NeurIPS 2020

Probabilistic Active Meta-Learning

Review 1

Summary and Contributions: This paper proposes a meta-learning approach that models tasks' latent embeddings that help to select the most informative tasks to learn next. The contribution of the paper is a probabilistic framework for active meta-learning which uses the learnt latent task embedding to rank tasks in the order of their informativeness. The method is evaluated by learning the environment dynamics for several in classical reinforcement learning environments.

Strengths: The grounding of the proposed approach looks sound to me. The model formulation is intuitive and does not make any overly restrictive assumptions. The experimental results are clearly communicated and show consistent improvement in the quality of the learnt dynamics model by the proposed method. I liked the experimental setting that includes fully observed task parameters, partially observed task parameters, noisy task parameters and pixel task parameters. This paper provides code for reproducing the experiment of the paper. While I didn't run the code, it looks to me well organized and reasonably documented.

Weaknesses: Empirical evaluation The method proposed in this paper learns the dynamics of the model that could be used as a model for model-based reinforcement learning. The evaluation is only done on the quality of the learnt model, but it would be very interesting to see how the improvement in the model translates into an improvement in the policy quality. The evaluation is done on 3 environments, but only one of the tasks is learnt from high-dimensional state space of images. It would be interesting to see such state-space in other tasks and also to see how the method could scale to other more complex tasks. Besides, the experimental evaluation contains some analysis/examples of the selected tasks in partial and noisy task parameters, but similar insights are missing in the results in fully observed and pixel task descriptors.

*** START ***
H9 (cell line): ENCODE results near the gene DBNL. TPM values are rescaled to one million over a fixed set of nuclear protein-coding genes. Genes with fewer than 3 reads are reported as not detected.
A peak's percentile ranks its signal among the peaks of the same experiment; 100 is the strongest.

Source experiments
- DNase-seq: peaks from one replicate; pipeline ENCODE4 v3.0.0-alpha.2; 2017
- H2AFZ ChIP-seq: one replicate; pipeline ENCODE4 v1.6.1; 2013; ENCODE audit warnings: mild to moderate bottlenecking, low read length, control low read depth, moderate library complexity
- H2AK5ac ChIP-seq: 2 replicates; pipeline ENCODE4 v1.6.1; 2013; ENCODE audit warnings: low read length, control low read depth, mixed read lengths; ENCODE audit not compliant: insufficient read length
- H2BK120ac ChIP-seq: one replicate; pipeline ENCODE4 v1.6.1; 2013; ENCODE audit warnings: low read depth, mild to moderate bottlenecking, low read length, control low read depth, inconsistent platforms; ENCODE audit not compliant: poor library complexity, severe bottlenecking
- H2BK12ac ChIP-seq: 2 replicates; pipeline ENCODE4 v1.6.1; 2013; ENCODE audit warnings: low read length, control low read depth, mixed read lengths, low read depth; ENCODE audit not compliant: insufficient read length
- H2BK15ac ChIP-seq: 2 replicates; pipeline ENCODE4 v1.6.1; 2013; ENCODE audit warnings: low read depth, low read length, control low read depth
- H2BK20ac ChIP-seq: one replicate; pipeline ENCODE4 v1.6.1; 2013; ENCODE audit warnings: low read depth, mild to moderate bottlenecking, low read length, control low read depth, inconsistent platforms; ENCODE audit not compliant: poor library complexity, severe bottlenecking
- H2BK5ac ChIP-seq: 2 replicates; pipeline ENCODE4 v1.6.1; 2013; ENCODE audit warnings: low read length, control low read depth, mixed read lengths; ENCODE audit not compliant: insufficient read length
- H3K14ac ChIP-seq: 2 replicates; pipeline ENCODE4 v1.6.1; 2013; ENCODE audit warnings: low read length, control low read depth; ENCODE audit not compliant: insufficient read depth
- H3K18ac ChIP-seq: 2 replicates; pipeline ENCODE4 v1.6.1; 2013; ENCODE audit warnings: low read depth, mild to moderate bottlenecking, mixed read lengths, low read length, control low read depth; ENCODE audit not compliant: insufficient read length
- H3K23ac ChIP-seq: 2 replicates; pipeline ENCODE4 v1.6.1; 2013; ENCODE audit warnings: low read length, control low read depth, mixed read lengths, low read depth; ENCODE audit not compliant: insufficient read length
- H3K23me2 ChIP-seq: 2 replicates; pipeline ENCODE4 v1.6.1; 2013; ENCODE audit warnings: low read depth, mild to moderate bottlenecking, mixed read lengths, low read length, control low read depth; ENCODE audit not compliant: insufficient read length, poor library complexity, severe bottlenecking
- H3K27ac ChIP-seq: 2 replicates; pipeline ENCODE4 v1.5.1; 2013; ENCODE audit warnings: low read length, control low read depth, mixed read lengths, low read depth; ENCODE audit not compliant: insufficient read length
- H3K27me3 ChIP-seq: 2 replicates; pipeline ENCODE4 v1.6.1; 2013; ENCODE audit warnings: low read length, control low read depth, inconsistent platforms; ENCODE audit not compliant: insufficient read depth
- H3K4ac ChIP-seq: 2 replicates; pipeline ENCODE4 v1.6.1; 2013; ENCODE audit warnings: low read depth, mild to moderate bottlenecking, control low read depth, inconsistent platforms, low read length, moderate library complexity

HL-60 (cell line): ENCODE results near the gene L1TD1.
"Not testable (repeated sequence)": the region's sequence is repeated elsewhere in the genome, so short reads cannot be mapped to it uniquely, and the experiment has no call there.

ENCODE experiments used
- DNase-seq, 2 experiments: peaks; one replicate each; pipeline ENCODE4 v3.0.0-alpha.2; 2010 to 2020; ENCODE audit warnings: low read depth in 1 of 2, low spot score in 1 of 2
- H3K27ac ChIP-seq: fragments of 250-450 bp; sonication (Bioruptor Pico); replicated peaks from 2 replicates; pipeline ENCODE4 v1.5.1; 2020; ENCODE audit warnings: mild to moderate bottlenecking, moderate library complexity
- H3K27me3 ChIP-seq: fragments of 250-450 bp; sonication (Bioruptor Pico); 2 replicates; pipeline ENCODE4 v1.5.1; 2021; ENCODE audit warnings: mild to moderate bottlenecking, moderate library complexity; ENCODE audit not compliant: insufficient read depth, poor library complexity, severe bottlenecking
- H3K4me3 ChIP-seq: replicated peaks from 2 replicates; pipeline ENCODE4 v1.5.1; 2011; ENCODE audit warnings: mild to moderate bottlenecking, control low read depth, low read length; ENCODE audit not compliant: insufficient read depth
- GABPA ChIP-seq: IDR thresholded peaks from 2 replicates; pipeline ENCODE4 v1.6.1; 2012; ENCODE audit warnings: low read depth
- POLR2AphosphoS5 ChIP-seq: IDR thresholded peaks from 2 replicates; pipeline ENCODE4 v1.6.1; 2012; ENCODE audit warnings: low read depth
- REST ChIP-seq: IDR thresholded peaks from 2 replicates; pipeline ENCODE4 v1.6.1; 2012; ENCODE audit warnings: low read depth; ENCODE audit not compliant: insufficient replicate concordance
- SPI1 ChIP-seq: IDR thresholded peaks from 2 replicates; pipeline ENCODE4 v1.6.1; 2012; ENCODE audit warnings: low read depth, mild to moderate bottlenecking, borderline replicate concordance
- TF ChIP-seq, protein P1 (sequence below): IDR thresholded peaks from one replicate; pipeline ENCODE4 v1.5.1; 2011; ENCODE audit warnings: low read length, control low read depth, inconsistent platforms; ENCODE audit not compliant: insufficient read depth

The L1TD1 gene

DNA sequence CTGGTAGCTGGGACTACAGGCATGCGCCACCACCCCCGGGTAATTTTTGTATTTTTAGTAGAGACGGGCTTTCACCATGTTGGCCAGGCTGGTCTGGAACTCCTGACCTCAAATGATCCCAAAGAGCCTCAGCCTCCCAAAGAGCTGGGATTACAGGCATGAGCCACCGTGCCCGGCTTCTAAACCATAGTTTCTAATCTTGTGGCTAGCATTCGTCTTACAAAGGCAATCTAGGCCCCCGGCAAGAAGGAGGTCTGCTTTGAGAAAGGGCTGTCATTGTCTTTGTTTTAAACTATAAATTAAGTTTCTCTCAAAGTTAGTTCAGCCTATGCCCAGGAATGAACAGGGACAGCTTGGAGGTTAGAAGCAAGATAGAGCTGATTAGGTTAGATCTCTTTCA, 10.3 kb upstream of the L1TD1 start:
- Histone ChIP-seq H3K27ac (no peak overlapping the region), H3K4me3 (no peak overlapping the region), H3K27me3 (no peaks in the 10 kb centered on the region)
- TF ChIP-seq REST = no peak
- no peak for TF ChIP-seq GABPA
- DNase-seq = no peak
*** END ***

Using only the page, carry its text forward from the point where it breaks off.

Correctness: The approach and the evaluation methodology look correct to me.

Clarity: The paper is very well written and illustrations are very well made. Some minor comments and questions: - At the very beginning of the article, it is not clear immediately what is meant by "task". It would help if it was introduced at the beginning of the introduction. - The illustrations are very nice, but unfortunately not readable in black and white. - "Noisy task parameters" makes me think more about adding some sampled noise to the task descriptors rather than adding a superfluous dimension. Maybe a more appropriate name could be related to "redundancy"? - It is not very clear to me in the setting with pixel task descriptors if the VAE embedding is used directly as a latent task embedding or not. If it is the case, does it mean that it is not jointly optimised with the meta-learning objective?